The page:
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A few months ago, Mintpal cryptocurrency exchange, now owned by Moopay LTD., was a victim of a massive VeriCoin hack leading to the theft of 30 percent of all VeriCoin in existence. In response to this, the developers decided to hardfork and roll back their blockchain to a point before the theft occurred, securing the VeriCoin for Mintpal. It proved to be a success, although VeriCoin’s value plummeted almost instantly.
Now, BTER cryptocurrency exchange has become a victim to another theft similar to the one above, where 50 million NXT were stolen. This time though, it’s only 5% of total NXT in existence. The community called for a roll back; the hacker ransomed the coin and took BTER for 100 bitcoins without fulfilling the ransom, and the developers offered a roll back at first, but have since taken that option off the table.
This blockchain change sparks a discussion on whether this kind of developer behavior is acceptable in an industry so bent on decentralization and natural growth. Is it truly ethical for a team of developers to simply roll back a cryptocurrency blockchain? Or is it their duty? This doesn’t just apply to Bitcoin either; it applies to every fundamental of cryptocurrency as a whole.
Decentralization is one of the main facets of digital currency. Nearly everything hinges on currency decentralization. But when the power to make such a drastic change at a moment’s notice lies in the hands of only a few people, the decentralization is shattered. As cryptocurrencies continue to have developers at the helm, they will always be centralized to some extent.
Rolling back the blockchain is two-fold. If the community decides to hard-fork with the update, then it is a democratic decision. If the community decides it doesn’t want to, then the fork is a failure, and they can continue using the same currency they always have. In that sense, even the centralized decision to roll back is at least in the hands of the community. But that still isn’t decentralization.
There might not ever be a consensus from the community regarding this debate. Cryptocurrency technology is so new and fascinating that it’s amazing to have these powers at our fingertips. Think if someone robbed a bank, took all the money, and the banks were able to just just to reverse the transaction? That’s the power rolling back to blockchain gives. Obviously, in the bank example, the FDIC or similar entity would step in. This is a feature of centralized financial systems that many thought cryptocurrencies did not have.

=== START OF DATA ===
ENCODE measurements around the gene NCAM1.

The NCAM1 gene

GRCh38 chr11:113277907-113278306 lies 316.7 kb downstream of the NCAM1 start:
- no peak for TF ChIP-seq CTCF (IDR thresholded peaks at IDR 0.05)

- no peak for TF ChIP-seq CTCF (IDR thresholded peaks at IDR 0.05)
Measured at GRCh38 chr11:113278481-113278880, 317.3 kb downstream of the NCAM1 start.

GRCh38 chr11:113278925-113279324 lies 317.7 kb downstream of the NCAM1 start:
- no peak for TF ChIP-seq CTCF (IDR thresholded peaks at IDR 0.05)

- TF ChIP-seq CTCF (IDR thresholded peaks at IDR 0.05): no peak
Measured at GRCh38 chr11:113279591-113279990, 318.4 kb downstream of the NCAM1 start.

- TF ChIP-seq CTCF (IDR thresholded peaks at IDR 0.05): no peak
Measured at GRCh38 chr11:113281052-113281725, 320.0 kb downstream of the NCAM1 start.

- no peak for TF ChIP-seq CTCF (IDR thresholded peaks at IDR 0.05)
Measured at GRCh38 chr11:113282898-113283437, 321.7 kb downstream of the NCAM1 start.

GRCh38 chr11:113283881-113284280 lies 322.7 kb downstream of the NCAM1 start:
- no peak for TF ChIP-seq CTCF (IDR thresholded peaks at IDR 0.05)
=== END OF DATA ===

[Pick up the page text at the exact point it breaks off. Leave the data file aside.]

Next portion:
The question is, should it?
One NXT community member had some insight on the responsibility of the community member and the effect of the roll back:
“As a business owner and looking at NXT from the perspective of a system to assist the community to build new exciting systems that allow individuals, smaller companies and even larger ones to grow without the aging and bloated banking systems that we currently rely on and more importantly give back, it seems natural that this system needs to be safe and secure.”
“The ability for the community to protect its interests seems natural, not reversing this transaction seems unnatural. Such large incidents that harm so many people cannot just be allowed to go forward for the “Ideal” of block chain immutability. In fact in future there will no doubt be systems in place to prevent these types of lawless transactions, perhaps special types of wallets that operate on rules or votes, perhaps only exchanged would use these types of wallets with rules attached; whereas, regular users could opt not to and users would easily be able to see what rules the transaction is applicable to.”
While only a small portion of people are developers, that doesn’t mean they make all the decisions. Currency users can easily make their opinions heard through various ways. The first would be not hard-forking. If you don’t agree with a blockchain change, you don’t have to switch over. This method gives the power back to you. Of course, if you do agree with the blockchain change, then you vote with your wallet and make the shift.
Furthermore, there’s an opportunity for discussion to occur. Go to reddit, the forums or even the comment section of CCN articles and talk about the effects of the shift. Being silent and letting developers make all the decisions is not why cryptocurrency was created. You do have a voice, and you do have the potential to make it heard.
If you have something to say, comment on this article or visit the CCN forums and talk it out.
Editor’s Note: Vitalik Buterin has written about two instances of Bitcoin blockchain forking/changes that happened in 2010 and 2013. None of the aforementioned events involved developers leading a hardfork to counter a theft (lack of security in an individual or company).
Last modified (UTC): August 16, 2014 20:30